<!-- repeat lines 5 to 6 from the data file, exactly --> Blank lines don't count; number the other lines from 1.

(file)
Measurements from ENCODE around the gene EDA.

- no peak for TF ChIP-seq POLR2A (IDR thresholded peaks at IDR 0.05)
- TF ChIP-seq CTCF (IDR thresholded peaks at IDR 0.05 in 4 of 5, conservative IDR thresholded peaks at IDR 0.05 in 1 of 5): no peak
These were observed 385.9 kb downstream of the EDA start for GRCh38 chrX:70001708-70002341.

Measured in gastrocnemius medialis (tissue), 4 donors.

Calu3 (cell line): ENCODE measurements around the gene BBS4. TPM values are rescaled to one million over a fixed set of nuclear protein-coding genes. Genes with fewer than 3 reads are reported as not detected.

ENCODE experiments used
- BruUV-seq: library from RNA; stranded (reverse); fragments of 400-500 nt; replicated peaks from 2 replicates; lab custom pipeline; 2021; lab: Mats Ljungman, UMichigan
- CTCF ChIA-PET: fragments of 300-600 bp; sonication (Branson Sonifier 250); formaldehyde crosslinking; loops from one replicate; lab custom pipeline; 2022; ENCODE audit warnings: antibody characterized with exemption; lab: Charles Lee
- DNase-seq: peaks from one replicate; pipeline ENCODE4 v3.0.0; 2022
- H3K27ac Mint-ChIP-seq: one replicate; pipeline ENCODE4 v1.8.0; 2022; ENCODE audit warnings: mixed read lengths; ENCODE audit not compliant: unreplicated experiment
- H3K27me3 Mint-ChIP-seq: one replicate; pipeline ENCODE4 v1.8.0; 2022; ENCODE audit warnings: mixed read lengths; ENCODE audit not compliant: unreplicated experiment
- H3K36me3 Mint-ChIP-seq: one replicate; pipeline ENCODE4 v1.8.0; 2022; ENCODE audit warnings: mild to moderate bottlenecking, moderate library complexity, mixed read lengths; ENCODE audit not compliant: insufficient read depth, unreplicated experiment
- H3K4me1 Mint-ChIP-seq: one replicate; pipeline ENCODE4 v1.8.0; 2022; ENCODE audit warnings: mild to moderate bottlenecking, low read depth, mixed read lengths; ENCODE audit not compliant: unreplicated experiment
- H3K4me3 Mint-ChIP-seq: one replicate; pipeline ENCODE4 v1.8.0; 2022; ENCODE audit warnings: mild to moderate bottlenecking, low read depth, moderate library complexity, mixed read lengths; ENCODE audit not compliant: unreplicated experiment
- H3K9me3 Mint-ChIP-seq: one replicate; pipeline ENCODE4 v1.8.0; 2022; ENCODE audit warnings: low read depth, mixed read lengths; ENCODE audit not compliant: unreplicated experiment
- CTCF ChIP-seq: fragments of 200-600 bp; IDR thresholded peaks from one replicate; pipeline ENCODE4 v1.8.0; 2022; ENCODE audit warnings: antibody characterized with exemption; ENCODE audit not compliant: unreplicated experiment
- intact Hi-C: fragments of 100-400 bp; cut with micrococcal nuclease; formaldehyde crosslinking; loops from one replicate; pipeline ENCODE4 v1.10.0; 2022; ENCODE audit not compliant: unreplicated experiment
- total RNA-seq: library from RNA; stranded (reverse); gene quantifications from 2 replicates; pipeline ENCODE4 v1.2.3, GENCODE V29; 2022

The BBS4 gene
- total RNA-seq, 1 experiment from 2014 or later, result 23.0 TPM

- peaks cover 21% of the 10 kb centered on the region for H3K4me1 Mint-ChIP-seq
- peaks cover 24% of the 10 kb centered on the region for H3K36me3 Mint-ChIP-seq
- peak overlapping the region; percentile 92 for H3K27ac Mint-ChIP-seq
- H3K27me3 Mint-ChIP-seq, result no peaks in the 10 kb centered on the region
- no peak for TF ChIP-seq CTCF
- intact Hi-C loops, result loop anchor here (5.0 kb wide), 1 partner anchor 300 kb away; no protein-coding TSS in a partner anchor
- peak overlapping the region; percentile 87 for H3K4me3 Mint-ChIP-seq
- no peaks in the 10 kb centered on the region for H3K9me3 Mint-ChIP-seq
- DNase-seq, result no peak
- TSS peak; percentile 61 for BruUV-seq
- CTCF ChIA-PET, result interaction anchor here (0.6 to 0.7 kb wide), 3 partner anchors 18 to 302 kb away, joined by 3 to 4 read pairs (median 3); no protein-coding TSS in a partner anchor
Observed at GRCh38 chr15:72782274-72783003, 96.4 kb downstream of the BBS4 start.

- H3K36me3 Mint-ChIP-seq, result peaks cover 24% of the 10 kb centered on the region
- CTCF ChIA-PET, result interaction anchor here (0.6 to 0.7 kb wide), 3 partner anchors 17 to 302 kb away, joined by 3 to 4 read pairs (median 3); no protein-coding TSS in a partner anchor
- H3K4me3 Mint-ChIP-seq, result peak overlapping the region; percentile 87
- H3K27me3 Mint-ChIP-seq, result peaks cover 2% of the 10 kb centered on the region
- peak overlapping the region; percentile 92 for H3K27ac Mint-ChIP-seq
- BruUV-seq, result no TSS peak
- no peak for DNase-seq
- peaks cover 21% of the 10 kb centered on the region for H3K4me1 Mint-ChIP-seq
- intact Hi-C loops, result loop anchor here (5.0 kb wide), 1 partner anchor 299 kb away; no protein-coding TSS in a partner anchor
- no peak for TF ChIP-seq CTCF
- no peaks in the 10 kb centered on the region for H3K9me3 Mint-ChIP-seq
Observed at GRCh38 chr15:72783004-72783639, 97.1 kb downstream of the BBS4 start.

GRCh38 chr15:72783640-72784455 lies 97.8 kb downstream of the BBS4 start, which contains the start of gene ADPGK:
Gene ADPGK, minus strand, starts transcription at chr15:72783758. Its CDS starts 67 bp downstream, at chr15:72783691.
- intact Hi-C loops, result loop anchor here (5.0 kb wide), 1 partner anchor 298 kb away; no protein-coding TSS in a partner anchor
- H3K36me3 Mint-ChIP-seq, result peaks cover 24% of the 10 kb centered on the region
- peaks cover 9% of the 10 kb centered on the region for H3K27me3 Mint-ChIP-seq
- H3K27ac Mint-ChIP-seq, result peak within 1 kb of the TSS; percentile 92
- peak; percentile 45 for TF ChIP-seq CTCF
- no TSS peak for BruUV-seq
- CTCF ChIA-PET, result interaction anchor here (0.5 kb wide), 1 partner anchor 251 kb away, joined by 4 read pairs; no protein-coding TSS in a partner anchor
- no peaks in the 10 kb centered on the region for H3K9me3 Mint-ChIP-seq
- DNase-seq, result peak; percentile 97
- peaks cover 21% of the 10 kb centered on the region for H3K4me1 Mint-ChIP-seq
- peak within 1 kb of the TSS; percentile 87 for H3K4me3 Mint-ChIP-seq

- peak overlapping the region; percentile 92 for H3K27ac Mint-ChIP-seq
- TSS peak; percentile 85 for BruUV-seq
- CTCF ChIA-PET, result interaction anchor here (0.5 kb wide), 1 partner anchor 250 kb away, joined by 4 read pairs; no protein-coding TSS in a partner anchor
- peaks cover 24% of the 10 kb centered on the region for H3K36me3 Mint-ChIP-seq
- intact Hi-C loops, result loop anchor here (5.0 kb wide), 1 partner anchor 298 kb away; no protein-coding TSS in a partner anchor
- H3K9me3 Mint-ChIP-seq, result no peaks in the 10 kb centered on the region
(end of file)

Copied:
Measured in gastrocnemius medialis (tissue), 4 donors.

Calu3 (cell line): ENCODE measurements around the gene BBS4. TPM values are rescaled to one million over a fixed set of nuclear protein-coding genes. Genes with fewer than 3 reads are reported as not detected.